I’m not going to lie, I’m not 100 percent sure if I’m reading this right. But if I am, and we’ll perhaps have to wait and see what the final verbiage is in the Collective Bargaining Agreement proposal once the draft is written up, it sounds as though padded practices during the regular season will become a thing of the past once the league expands the season to 17 games.
Outside of slight boosts in monetary compensation, it seems as though one of the most significant gains for the players in the latest proposal concern the on-field work that they do outside of games. Training camp is going to look a lot different for a team like the Pittsburgh Steelers.
As we’ve written about previously, the number of padded practices allowed in training camp will drop from 28 all the way down to 16. There will also be a limit of no more than three consecutive days in pads, whereas previously there was no limit. Players will not wear pads for at least the first five days of training camp.
And, as Dan Graziano writes, “teams are also not permitted to add any padded practices in the regular season once the season expands to 17 games”. The including the of word ‘add’ makes the meaning somewhat ambiguous, but one possible interpretation is that, once teams are playing 17 games, the pads come off.
There are already major restrictions—moreso than in training camp by far—on the number of times that teams may practice in pads during the regular season. Coaches have to used their padded practice days strategically throughout the year for when they feel their team needs the sort of boost it provides.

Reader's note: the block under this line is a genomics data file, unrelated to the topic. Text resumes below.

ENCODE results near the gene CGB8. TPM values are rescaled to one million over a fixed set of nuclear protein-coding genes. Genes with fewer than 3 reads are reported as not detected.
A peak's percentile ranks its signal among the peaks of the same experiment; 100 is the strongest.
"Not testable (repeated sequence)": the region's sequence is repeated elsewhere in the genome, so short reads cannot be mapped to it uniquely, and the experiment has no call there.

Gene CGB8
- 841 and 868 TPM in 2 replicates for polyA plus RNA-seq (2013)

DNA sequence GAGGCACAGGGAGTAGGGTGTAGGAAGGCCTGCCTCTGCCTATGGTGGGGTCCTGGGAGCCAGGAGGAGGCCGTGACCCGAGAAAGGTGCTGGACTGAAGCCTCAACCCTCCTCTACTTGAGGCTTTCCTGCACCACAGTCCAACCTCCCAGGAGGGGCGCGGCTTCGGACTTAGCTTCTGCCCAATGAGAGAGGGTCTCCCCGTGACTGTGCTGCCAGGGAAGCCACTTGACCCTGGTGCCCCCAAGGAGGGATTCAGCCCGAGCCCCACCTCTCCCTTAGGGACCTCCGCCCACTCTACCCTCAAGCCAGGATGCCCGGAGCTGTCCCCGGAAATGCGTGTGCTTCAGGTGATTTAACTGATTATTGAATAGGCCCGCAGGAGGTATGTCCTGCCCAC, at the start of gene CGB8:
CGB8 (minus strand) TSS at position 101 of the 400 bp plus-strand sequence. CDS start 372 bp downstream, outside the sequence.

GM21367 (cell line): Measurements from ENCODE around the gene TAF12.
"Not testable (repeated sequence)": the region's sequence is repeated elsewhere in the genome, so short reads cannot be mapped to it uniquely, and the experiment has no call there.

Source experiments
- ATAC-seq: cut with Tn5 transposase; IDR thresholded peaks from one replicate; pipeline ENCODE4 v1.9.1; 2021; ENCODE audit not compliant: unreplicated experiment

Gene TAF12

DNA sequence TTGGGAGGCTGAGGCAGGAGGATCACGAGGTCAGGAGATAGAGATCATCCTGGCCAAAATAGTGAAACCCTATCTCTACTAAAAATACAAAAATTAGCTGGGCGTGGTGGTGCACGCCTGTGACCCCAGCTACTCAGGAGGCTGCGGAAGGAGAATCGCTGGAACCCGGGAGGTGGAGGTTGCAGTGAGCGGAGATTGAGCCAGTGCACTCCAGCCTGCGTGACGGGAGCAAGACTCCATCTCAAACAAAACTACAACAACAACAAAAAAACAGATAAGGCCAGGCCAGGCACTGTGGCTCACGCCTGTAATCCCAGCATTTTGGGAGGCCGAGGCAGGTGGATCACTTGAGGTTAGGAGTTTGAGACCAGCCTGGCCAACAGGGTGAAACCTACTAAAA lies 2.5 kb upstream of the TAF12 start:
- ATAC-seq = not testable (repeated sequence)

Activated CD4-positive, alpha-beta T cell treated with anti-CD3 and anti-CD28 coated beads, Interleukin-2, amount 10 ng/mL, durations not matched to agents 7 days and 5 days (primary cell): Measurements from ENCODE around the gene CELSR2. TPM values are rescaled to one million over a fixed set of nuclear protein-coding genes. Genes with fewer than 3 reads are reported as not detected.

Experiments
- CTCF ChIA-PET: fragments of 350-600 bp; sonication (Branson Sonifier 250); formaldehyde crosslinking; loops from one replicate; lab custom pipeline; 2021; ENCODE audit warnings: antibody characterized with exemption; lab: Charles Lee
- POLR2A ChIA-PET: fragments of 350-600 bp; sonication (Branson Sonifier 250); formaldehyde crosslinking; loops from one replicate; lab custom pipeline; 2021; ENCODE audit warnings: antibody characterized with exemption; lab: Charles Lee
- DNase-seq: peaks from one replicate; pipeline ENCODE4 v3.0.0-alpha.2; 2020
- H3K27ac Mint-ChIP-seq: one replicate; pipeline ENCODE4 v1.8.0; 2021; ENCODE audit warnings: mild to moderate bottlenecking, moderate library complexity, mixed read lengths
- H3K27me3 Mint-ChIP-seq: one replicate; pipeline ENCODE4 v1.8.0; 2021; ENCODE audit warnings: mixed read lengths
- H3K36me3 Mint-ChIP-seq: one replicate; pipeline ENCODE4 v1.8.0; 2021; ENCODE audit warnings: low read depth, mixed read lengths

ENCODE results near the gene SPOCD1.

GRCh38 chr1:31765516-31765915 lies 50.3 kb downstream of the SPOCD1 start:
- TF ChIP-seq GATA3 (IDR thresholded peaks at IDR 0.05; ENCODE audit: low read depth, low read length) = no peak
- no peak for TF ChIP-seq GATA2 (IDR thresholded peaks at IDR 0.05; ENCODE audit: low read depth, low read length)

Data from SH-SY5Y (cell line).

Once the final language is out, we will know for sure whether or not teams will even have that option during the regular season in the near future, provided that the CBA proposal is passed. And this is what the NFLPA pushed for.
Whether or not it’s what they really want, the end result figures to be a further increase in sloppy on-field play. The less football players can authentically practice playing football, the poorer they will be in executing it. Tackling efficiency is at an all-time low, so expect it to only get worse in the future as we play more games but practice for them less frequently and with less intensity.
Coaching the fundamentals of the game, and technique, will be all the more important with fewer practices in pads in order to offset the deficits we will see in muscle memory when it comes to tackling form and things of that nature.